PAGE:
Amoxicillin/clavulanic acid+aminoglycoside as empirical antibiotic treatment in severe community-acquired infections with diagnostic uncertainty
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Diagnostic uncertainty is common in the emergency room and multidrug-resistant bacteria emerge in the community setting, implying to establish the most efficient empirical antibiotic therapy (eEAT). Our aim was to identify such eEAT, considering that in case of DU with severe clinical presentation, most prescribers would propose an empiric combination (EC). The medical dashboard of our ward records prospectively 28 characteristics of each hospitalization including hospitalization motive, final diagnosis, and all antibiotics prescribed. All patients with community-acquired bacteremia (CAB) were included. DU was defined by a discrepancy between suspected diagnosis in the emergency room and final diagnosis. eEAT was defined by in vitro activity of at least one prescribed compound. Finally, independently from the dashboard, we retrospectively compared 2 CTs: amoxicillin/clavulanic acid (AMC)+gentamicin (G) and cefotaxime (3GC)+G. One thousand thirty-four patients with a final diagnosis of CAB were identified from July 2005 to June 2018, including 357 DU (35%) at baseline. eEAT (n = 553) was associated with a trend towards a lower death rate compared to inefficient therapies: 5.4 vs 10.0% (p = 0.053), and effective antibiotic reassessment was the most protective factor against an unfavorable outcome: 0.34 (0.16–0.71). Bacteria involved in case of UD were resistant to AMC+G and to 3GC+G in 8.1% and 12.8% of patients, respectively. Diagnostic uncertainty was a frequent event requiring antibiotic reassessment. As the latter was not systematically realized, the best eEAT is required and AMC+aminoglycoside should be considered.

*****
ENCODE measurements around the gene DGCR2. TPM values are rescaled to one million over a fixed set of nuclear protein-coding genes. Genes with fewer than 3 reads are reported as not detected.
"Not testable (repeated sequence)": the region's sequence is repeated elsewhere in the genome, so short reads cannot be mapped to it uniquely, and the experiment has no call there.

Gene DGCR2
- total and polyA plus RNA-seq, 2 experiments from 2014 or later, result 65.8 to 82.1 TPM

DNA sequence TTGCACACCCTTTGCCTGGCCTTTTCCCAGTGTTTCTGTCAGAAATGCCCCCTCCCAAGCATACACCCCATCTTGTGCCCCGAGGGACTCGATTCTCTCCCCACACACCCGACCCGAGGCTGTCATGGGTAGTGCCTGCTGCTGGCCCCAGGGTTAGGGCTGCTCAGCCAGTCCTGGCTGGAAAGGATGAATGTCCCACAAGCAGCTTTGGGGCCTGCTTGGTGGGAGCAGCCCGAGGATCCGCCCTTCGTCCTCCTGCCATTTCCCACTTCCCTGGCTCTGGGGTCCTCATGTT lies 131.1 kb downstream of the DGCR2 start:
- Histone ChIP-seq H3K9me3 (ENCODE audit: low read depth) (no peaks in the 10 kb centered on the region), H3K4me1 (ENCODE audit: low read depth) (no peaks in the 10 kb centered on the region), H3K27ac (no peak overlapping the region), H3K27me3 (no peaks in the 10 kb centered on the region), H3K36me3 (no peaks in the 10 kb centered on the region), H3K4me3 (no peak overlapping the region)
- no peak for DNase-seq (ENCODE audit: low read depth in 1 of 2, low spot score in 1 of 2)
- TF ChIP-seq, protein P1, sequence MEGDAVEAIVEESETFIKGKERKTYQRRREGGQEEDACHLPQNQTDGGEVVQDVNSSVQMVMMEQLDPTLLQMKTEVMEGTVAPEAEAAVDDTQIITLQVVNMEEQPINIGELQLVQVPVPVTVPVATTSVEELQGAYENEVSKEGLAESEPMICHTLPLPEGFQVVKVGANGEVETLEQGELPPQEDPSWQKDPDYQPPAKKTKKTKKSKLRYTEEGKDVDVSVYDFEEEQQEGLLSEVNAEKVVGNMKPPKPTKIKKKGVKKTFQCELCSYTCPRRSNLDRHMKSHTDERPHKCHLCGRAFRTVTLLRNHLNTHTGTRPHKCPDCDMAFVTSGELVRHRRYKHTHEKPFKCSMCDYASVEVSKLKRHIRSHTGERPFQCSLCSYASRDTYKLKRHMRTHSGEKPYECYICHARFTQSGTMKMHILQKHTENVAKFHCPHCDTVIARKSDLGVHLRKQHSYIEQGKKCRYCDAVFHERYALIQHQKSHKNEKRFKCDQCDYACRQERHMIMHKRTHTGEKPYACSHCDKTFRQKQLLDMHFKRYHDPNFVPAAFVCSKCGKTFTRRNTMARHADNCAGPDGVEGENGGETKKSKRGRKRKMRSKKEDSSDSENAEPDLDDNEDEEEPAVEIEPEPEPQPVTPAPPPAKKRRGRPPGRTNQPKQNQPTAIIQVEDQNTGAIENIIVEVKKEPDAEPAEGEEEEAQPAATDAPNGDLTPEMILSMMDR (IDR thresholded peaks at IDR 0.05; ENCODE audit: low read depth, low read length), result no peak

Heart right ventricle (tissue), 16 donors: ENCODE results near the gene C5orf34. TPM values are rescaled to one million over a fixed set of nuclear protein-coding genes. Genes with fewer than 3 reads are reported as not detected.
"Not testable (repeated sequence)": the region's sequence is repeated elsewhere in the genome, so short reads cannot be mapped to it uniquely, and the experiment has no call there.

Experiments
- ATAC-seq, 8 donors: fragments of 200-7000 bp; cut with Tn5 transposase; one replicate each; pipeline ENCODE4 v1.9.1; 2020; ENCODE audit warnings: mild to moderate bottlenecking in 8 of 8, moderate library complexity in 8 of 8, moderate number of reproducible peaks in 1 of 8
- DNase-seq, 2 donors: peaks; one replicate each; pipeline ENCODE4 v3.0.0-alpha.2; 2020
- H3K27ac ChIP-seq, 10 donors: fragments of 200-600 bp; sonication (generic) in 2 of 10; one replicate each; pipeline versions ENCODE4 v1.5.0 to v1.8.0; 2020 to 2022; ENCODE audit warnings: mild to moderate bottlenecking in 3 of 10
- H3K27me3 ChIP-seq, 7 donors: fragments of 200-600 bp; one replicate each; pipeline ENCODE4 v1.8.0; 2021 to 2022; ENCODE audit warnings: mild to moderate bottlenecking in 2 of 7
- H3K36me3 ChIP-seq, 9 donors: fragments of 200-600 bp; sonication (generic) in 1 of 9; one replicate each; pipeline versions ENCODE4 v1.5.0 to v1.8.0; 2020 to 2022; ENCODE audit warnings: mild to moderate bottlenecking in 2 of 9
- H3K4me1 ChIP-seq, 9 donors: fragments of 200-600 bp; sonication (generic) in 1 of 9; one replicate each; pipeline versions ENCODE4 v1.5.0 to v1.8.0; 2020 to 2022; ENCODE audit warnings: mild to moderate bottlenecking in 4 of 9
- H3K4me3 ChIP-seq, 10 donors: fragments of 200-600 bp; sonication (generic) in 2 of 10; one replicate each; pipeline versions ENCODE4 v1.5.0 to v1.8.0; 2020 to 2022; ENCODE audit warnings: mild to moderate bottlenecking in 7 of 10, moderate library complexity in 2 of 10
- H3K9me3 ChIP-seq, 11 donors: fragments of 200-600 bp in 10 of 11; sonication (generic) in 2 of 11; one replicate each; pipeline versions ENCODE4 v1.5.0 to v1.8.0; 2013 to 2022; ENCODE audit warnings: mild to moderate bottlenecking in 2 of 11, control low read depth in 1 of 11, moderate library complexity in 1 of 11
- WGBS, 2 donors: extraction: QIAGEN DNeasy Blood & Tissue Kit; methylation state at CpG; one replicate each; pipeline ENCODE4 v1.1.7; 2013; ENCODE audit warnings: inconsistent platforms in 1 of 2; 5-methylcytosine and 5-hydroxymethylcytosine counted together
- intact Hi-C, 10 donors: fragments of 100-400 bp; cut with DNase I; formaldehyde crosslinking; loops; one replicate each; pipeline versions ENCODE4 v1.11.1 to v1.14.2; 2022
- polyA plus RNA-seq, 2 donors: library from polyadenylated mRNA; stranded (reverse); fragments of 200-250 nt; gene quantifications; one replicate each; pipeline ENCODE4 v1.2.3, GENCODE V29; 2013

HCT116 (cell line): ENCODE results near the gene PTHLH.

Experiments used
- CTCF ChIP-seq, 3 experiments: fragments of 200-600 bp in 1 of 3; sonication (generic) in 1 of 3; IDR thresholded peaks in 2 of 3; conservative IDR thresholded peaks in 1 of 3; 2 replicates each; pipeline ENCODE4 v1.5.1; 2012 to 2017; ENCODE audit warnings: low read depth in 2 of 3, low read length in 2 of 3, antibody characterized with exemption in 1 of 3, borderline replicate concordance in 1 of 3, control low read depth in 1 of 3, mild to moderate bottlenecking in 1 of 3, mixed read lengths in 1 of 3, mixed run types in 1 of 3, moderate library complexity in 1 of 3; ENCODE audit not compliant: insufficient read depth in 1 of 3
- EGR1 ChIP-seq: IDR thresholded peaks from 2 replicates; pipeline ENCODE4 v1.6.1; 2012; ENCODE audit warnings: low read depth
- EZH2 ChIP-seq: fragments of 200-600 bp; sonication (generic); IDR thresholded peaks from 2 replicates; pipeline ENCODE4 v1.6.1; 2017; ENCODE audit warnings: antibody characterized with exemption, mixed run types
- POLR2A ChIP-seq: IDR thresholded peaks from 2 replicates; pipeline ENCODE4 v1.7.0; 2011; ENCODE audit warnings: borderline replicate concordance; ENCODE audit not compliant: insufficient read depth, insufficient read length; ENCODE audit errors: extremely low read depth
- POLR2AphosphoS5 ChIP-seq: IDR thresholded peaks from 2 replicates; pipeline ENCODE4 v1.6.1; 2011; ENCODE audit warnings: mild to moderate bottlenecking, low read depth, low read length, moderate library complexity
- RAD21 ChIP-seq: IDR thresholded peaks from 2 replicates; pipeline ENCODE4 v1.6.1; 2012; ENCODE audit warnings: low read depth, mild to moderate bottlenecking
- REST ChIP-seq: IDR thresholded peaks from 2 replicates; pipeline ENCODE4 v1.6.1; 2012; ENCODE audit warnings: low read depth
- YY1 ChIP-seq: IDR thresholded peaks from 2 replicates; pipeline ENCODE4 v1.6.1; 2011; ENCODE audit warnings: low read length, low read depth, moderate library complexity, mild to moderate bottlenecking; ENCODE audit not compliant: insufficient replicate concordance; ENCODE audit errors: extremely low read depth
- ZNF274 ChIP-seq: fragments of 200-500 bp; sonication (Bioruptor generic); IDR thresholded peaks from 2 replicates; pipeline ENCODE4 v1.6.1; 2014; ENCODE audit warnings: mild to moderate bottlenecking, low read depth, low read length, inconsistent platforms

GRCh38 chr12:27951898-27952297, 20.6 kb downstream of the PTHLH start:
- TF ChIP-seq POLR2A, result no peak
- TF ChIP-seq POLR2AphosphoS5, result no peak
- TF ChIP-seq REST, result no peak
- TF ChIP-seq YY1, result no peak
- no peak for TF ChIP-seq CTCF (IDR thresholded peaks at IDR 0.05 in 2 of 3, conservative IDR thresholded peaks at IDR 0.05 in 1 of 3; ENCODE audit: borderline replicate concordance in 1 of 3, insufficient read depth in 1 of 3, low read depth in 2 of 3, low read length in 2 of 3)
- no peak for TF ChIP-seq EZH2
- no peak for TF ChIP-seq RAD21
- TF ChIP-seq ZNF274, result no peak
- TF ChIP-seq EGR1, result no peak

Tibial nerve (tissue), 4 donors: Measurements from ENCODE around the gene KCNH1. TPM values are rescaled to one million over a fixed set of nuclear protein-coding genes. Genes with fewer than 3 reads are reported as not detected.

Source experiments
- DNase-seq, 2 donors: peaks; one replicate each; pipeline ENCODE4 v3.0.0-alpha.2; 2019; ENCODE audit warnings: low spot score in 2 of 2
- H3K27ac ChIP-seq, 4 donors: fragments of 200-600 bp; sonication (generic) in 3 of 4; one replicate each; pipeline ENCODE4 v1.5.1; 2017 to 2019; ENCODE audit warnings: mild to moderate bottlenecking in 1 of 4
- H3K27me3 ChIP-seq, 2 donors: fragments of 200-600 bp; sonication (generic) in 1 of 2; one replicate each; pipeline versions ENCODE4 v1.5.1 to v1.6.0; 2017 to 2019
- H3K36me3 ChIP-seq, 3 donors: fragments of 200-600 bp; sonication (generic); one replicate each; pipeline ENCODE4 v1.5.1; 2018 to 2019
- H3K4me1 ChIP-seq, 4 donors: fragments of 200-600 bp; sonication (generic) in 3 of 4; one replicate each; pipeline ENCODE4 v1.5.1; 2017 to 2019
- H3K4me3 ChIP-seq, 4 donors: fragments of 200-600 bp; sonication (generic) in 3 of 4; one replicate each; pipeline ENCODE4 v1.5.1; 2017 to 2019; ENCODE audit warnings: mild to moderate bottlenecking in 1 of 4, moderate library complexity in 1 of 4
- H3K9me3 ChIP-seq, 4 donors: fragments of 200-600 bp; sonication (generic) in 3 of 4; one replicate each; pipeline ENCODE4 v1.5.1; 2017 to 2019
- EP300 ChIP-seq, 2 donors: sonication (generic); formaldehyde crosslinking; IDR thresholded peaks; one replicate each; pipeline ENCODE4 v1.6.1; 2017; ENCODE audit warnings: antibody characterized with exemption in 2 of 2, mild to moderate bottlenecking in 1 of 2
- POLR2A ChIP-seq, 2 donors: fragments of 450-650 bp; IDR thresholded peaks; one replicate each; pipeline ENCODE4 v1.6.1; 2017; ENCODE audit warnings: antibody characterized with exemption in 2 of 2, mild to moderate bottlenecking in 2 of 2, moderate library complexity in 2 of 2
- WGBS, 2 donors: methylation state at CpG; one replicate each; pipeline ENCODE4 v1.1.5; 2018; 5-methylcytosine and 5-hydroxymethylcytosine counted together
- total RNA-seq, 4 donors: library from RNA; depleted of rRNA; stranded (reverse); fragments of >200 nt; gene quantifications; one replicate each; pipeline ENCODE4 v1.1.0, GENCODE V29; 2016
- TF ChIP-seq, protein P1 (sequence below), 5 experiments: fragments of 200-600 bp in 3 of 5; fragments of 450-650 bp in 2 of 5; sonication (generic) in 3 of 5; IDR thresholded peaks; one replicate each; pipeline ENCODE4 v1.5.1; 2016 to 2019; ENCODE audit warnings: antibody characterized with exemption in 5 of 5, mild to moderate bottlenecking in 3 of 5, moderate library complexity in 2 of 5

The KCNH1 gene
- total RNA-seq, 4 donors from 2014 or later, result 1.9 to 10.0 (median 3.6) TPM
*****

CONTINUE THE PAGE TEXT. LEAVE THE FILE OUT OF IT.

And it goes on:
KeywordsBacteremia Community-acquired infection Empirical antibiotic therapy ESBL Enterobacteriaceae Outcome
community acquired bacteremia
efficient empirical antibiotic therapy
- G 3GC
Availability of data
The dataset used during the current study is available from the corresponding author on reasonable request.
Study concept and design, PMR; acquisition of subjects, JC, ED, DC, CM, ND; analysis and interpretation of data, JC, PMR; preparation of manuscript, JC, ND, PMR.
Compliance with ethical standards
Conflict of interest
All of the authors declare that they have no conflicts of interest.
Ethical approval and consent to participate
The antibiotic audit was sponsored by the French National Health Agency. The patients or their relatives provided written consent for computerization of their personal data for hospitalization purposes and clinical research.
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